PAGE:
In the aftermath of Judgement No. 238/2014, over compliance with international law Italian courts accorded predominance to the need to ensure judicial protection against serious violations of human rights, but this was insofar as there was a reasonable expectation that, following exequatur, foreign creditors would be able to bring enforcement proceedings and thus obtain effective judicial protection. It is precisely this prospect that has become illusory as a result of Art. 43(3) of Decree-Law No. 36/2022, which has removed the possibility of enforcing titles awarding damages for crimes committed between 1939 and 1945, when the defendant is Germany. Therefore, faced with the certain prospect that, as a consequence of the new legislation, foreign creditors would not be able to bring enforcement proceedings, Italian courts could carry out a revirement of their previous case law. They could then strike a different balance among the above-mentioned principles when asked to recognise foreign decisions. Taking compliance with international law as the prevalent value, they could declare foreign judgements unenforceable on the ground that they conflict with the international public policy of the forum.

As already mentioned, this solution shows two limits. First, it may perhaps prevent the risk of inconsistency associated with the recognition of foreign judgements that are destined not to be executed, but it does not solve the problem of judicial titles awarding compensation for damages caused by Germany deriving from foreign judgements that have already been recognised in Italy as res judicata, which currently lie in a sort of limbo. Second, it does not ensure any protection for Greek victims’ claims.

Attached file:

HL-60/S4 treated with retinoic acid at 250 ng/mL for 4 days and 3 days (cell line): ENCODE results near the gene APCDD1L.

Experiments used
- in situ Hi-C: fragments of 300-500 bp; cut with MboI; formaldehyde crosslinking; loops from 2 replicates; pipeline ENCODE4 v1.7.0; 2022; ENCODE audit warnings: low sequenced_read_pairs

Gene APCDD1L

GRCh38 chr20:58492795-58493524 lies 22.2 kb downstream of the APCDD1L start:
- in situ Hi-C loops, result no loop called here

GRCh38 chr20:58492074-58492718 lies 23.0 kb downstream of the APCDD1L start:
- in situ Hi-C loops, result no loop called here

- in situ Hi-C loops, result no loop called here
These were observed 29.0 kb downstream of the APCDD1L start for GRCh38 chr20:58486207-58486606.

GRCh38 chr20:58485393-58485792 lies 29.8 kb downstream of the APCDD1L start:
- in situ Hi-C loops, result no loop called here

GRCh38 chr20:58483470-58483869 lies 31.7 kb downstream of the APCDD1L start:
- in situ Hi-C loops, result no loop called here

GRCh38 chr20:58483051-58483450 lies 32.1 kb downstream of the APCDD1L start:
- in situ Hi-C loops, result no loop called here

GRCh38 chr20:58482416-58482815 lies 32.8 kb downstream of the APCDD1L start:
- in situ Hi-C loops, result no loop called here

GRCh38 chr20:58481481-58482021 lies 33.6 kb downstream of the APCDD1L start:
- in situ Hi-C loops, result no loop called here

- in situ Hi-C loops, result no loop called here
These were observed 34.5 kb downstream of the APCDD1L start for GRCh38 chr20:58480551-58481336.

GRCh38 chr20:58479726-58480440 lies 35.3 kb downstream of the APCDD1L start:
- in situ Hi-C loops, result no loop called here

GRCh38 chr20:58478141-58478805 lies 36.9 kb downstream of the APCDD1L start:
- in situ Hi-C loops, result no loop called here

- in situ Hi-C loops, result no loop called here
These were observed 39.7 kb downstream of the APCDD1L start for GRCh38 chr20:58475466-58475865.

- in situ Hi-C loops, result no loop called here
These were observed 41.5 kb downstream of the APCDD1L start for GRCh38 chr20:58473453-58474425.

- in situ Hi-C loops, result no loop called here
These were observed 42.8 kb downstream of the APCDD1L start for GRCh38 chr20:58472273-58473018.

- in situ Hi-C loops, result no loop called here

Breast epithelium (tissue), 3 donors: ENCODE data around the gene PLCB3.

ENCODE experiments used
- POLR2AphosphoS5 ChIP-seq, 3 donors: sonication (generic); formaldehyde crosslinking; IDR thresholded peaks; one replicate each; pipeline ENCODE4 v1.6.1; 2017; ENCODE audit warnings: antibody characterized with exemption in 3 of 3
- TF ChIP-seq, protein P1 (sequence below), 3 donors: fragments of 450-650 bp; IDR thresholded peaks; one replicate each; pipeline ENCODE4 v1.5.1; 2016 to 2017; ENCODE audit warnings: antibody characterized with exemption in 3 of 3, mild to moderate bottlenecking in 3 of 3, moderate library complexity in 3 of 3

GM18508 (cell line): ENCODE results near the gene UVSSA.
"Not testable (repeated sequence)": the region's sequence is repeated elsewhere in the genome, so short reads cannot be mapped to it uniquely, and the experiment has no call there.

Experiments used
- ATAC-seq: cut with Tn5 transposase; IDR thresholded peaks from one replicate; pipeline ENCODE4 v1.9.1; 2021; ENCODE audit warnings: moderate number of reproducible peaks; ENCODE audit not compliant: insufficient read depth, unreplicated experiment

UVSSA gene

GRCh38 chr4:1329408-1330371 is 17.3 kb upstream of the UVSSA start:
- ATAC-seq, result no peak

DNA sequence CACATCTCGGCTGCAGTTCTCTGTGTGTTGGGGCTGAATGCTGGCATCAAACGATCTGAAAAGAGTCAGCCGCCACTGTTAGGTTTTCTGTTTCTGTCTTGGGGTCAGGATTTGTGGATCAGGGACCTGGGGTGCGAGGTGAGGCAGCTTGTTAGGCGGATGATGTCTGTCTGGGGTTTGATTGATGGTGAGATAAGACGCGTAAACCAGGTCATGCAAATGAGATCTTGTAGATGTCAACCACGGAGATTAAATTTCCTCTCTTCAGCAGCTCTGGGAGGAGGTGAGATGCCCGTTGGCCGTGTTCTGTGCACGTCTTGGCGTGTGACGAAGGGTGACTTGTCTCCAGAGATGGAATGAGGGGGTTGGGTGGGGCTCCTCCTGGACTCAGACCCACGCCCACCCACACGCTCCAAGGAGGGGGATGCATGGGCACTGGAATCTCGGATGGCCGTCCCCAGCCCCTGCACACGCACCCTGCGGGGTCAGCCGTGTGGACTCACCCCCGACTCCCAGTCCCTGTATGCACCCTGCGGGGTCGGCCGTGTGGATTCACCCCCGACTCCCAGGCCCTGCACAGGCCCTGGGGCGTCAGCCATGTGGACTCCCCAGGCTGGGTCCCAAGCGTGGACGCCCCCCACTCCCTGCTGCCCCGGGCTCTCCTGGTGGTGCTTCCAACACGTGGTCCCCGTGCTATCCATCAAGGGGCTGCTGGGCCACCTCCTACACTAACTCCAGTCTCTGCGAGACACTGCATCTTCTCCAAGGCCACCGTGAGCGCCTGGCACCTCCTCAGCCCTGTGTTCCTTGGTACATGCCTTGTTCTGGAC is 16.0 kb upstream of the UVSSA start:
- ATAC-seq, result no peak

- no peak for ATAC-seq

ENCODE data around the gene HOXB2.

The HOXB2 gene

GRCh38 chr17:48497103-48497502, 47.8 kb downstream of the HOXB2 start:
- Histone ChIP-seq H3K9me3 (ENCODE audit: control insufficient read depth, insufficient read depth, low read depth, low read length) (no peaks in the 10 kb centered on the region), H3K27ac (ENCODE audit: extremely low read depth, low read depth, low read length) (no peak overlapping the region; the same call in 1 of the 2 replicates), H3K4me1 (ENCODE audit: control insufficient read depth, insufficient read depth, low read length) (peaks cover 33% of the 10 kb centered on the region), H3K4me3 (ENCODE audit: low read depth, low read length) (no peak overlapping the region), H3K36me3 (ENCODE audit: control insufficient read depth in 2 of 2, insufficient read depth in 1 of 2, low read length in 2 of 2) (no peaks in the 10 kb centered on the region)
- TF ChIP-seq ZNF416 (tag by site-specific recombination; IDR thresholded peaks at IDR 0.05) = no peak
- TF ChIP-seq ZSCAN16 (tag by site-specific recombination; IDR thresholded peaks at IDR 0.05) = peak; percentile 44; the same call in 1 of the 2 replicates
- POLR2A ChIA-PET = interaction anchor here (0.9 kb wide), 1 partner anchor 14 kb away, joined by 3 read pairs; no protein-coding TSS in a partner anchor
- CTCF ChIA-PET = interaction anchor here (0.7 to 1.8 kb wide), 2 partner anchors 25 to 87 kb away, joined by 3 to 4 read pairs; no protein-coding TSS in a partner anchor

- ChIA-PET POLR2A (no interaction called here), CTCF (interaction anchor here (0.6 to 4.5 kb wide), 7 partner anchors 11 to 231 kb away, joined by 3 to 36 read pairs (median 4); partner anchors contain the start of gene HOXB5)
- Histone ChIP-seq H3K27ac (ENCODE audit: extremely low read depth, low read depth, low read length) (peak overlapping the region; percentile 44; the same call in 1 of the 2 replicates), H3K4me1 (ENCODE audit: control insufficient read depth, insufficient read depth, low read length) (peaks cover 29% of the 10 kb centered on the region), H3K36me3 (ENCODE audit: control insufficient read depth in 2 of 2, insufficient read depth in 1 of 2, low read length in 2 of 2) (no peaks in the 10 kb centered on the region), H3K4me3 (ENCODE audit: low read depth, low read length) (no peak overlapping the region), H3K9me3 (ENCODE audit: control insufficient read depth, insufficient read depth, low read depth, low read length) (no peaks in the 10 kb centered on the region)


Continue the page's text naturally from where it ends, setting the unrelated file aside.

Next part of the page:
Conclusions

If the priority objective pursued by the Italian legislature with Decree-Law No. 36/2022 is that of the stability of international relations and the settlement of the dispute with Germany, such an outcome seems unlikely to occur insofar as Italy, by recognising foreign decisions against Germany, would continue to violate the latter’s immunity from jurisdiction (Boschiero and Lopes Pegna), as it has done allowing civil claims being brought against Germany by Italian victims. In its application, Germany made it clear that it considered immunity from jurisdiction as a rule of fundamental importance for ensuring peaceful relations between States. As an expression of the principle of sovereign equality, this rule protects the State’s prerogative not to be subjected to the exercise of jurisdiction by foreign States, as such, irrespective of the existence of concrete possibilities that the judgement might eventually be enforced.

In addition, and unlike in the past, the legal framework determined by Decree-Law No. 36/2023 could give place to the paradoxical situation that even a violation of jurisdiction immunity is of no help to the Greek creditors that hold titles awarding compensation for damages caused by Germany, as they can no longer bring enforcement proceedings. Therefore, this legal framework entails the risk that another international court may find Italy acting in breach of its international obligations, this time under Art. 6 ECHR. Based on these shortcomings and uncertainties affecting the Italian legal system, it is hard to imagine that Germany would light-heartedly waive the application submitted to the ICJ. The two solutions sketched out above could provide a contribution in this direction.